Jared had wanted to be a soldier ever since he was 7. That’s how old he was on September 11, 2001, when he saw the Twin Towers collapse in smoke and fire on television and heard President George W. Bush declare that America was under attack. That day, Jared turned to his family and announced that he was going to join the Army when he grew up, just like his grandpa and his uncles.

That wasn’t an unusual ambition in Jared’s hometown of Greenville, a riverside manufacturing city in the foothills of western South Carolina. Still, Jared wasn’t exactly the most macho type by the time he hit high school. He loved chorus, and many of his friends were gay. “We can be manly, but also we have a feminine side,” says his twin brother Jacob. “We got bullied because of that.”

While Jared was still a lean, mop-topped high school junior, a friend joined the Army and was sent to Afghanistan. Just 19 days into his deployment, the friend was killed by a roadside bomb. Half the town turned out for the funeral.

“Please don’t go!” Jared’s mother, Kathy Bowling, begged him. “This is why I don’t want you to go!”

“This is why I have to go,” he told her.

Two months after he graduated, in May 2012, Jared packed his bags to join the Army. In his spare time during training, he recorded videos of himself in his camouflage uniform, singing pop songs and Christian hymns, which he uploaded to his YouTube channel. He was deployed to Afghanistan less than a year later, manning a .50-caliber gun atop a Buffalo, a moving-truck-sized armored vehicle.

Jared had wanted to see combat, but the reality of it hit him harder than he’d imagined. He was terrified one night when his base came under rocket fire. Two of his buddies were blown up in a truck. But that wasn’t the worst of it. Jared told his brother about one particular firefight where he was blasting away with the .50-caliber gun. “I don’t know for sure, but I might have killed a child,” he told Jacob. He didn’t want to say much more about it.

After a patrol in Kandahar Province one day, Jared injured his back while getting off the Buffalo. He was flown to a hospital on a base in Germany. There, the doctors put him on painkillers and told him he couldn’t go back into combat. After barely six months in the field, he was done as war-fighter.

Stuck on base, his ambitions crushed, Jared started coming unglued. He hit the bars every night, drinking heavily. He got a local woman pregnant. He was caught driving drunk and confined to barracks. He made a clumsy suicide attempt with pills, which got him placed in psychiatric care for a few days. By October 2015 he was discharged and back home in Greenville.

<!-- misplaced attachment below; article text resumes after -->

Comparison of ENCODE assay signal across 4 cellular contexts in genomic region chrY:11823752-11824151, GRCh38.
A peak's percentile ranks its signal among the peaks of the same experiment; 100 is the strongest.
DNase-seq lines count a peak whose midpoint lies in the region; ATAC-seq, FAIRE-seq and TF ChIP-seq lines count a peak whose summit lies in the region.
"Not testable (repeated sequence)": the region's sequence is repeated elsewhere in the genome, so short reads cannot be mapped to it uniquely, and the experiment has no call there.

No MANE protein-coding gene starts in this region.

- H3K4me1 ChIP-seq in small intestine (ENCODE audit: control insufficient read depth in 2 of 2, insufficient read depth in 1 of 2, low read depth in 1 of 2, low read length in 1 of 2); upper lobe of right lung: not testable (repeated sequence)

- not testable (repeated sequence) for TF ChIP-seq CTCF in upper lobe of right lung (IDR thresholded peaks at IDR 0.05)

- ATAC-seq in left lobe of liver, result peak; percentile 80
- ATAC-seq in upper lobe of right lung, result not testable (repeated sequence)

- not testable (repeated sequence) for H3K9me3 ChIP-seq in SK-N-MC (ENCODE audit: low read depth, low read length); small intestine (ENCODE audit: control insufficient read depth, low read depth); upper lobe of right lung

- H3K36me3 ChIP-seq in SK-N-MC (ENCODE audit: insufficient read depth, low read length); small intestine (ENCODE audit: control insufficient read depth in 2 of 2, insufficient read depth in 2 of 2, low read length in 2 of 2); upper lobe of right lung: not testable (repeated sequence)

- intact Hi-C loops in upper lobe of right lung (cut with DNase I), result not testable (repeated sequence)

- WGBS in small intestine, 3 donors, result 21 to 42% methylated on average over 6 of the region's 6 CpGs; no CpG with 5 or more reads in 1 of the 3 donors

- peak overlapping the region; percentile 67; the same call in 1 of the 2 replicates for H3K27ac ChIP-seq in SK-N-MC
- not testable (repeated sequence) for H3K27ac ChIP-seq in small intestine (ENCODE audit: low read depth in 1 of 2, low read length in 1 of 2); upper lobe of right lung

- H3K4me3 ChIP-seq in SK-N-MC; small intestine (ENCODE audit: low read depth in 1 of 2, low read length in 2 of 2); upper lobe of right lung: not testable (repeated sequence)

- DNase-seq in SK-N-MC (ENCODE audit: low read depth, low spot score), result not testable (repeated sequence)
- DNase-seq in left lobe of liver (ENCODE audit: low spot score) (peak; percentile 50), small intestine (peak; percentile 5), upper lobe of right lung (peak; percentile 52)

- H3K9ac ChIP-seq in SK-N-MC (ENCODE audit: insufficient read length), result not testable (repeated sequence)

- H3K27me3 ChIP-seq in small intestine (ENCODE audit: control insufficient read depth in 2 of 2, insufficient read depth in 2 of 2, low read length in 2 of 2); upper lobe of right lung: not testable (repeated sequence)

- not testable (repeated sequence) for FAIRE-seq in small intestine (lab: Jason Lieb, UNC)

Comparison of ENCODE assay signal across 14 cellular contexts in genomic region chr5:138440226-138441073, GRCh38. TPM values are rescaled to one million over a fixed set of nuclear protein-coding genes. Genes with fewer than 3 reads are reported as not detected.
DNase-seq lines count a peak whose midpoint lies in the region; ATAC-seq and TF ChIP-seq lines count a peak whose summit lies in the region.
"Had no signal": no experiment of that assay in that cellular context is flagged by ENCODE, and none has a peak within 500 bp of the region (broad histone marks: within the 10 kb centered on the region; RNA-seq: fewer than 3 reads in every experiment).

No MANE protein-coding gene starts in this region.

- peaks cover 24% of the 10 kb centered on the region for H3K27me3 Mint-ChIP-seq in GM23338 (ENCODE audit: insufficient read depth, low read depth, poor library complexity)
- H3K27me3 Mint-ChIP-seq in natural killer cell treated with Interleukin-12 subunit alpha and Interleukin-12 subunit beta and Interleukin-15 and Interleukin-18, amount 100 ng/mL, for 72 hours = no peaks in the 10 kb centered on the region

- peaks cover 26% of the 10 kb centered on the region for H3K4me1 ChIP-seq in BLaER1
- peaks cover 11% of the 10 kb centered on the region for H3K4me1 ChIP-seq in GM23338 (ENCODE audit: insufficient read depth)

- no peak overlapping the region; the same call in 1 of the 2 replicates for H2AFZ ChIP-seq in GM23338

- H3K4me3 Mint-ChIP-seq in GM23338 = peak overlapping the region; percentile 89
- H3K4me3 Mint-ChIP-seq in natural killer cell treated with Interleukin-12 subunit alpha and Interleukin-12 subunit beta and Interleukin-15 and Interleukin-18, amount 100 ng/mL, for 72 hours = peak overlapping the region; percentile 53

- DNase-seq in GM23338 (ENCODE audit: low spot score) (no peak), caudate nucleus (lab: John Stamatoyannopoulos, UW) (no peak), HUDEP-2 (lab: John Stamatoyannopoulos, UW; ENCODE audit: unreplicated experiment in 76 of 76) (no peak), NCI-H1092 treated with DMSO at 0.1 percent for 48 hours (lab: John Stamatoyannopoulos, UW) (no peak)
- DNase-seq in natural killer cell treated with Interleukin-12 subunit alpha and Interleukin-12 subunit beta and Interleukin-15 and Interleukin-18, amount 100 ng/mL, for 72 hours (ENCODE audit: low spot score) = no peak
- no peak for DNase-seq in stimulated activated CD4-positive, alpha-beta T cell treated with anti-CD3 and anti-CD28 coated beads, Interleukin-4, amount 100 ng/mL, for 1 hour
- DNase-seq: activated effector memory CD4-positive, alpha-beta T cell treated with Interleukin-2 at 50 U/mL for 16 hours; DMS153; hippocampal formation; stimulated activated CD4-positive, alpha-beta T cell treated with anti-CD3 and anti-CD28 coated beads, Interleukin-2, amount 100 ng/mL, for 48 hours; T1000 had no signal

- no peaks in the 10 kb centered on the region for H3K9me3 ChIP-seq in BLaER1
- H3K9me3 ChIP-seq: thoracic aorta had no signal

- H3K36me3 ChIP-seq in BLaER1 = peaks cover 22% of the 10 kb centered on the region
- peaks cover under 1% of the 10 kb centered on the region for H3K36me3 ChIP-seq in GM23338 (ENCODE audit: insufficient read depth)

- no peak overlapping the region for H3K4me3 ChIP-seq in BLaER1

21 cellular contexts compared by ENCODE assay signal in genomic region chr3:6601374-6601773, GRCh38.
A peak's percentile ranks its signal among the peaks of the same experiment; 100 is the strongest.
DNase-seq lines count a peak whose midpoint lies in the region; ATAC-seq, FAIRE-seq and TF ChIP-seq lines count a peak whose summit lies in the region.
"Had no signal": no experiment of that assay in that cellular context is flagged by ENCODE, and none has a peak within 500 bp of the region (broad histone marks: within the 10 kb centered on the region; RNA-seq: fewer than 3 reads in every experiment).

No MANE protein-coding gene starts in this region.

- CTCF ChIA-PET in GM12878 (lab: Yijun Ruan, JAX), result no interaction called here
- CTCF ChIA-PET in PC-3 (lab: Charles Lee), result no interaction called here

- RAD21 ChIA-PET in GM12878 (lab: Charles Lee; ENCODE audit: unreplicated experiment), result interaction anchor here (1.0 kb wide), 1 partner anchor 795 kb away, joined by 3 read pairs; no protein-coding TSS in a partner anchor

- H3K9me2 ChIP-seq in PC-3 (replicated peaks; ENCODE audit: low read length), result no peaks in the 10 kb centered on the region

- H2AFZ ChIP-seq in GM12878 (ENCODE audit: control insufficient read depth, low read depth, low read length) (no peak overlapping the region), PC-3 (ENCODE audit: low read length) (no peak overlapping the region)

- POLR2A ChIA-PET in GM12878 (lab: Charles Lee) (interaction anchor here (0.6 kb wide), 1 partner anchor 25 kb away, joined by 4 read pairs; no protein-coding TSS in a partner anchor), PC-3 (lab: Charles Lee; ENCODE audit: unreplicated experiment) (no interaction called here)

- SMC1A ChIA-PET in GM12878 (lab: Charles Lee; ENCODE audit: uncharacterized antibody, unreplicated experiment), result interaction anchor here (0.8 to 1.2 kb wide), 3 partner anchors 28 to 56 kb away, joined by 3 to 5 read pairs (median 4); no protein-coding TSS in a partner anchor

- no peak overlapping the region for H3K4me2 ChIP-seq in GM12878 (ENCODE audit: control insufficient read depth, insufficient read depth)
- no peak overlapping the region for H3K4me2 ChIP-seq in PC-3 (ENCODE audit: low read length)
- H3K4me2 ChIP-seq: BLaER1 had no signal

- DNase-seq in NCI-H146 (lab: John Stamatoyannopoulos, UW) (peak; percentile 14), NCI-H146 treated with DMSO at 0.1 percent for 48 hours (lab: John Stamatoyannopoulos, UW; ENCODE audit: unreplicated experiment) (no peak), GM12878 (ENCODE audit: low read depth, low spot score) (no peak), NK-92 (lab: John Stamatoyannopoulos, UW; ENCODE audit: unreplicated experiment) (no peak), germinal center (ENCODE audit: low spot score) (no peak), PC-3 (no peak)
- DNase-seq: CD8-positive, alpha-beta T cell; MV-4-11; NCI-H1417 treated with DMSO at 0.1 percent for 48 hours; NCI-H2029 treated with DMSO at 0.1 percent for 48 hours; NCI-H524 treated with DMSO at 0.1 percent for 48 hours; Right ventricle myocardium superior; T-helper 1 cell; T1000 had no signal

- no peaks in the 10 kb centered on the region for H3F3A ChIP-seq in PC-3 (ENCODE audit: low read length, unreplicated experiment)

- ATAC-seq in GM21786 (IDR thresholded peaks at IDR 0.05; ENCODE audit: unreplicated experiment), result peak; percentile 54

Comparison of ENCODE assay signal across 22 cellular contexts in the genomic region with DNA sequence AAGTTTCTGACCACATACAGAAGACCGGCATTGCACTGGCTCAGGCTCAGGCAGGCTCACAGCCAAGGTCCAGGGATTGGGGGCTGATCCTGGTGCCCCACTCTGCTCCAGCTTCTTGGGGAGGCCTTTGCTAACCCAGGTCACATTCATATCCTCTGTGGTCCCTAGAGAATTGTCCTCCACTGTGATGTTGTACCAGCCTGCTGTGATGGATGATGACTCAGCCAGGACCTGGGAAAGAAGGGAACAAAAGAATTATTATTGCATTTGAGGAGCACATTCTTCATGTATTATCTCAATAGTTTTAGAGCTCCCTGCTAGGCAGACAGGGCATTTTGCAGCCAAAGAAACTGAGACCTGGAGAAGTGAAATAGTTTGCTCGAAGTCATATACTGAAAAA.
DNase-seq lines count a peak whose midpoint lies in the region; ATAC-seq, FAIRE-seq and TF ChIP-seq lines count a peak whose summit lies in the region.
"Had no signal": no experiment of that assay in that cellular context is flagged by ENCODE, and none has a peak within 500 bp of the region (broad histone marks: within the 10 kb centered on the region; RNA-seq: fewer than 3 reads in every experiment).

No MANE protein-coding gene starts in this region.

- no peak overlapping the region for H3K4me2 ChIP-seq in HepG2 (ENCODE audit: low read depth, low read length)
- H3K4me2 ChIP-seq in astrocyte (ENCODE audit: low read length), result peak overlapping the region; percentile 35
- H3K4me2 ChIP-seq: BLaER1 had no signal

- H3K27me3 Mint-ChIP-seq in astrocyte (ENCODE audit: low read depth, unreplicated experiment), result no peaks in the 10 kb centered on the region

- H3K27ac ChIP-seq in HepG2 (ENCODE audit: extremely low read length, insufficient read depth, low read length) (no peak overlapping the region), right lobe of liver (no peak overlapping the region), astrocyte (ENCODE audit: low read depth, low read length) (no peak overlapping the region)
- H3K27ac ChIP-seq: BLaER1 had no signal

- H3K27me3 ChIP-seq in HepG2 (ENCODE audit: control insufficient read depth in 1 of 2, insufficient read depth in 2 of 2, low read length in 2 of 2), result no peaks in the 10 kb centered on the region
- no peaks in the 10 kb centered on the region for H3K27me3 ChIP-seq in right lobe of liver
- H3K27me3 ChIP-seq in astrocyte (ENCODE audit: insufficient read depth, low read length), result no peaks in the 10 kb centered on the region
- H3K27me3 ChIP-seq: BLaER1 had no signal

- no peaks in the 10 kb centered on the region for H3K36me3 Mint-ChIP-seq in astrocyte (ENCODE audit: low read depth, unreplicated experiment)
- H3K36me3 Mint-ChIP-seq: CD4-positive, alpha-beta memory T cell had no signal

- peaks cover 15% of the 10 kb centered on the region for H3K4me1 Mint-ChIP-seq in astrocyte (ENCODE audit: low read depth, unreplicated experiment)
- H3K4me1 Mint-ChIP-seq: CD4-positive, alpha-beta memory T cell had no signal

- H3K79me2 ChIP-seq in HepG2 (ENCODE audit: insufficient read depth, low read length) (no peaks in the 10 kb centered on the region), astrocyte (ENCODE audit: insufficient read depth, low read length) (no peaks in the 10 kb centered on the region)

Though his parents, sister, and two brothers gave him a hero’s welcome, Jared was lost. “All my life I wanted to be a soldier, and now I can’t do that,” he told Jacob. “I just feel worthless.” He bounced from job to job and between his divorced parents’ houses. As the months went by, his once muscular physique turned soft. Jared had nightmares and occasional panic attacks and got into bar fights. He was diagnosed with PTSD and prescribed antidepressants. Stuck for a job, he bought a Jeep and started driving for Uber. Over Kathy’s objections, he also bought a stubby black 9-mm pistol to keep in the car, for protection.

By mid-2018, though, things were looking up. He was dating a local girl. He had a dog, a lively German shepherd he called Tex. He’d landed a great job for a chatterbox like him, selling phones and internet service plans at the local AT&T store, and he and Jacob had moved into an apartment with a balcony overlooking the complex’s pool. The brothers would cook, watch football games, stream Netflix with their girlfriends. Once a week they’d have dinner with their mom and then go into town to drink tequila and sing at DT’s, their favorite karaoke bar. Just about every time, Jared would wail through his three signature songs—“Drops of Jupiter,” “Bohemian Rhapsody,” and “No Diggity.”

Read the rest of this article at: Wired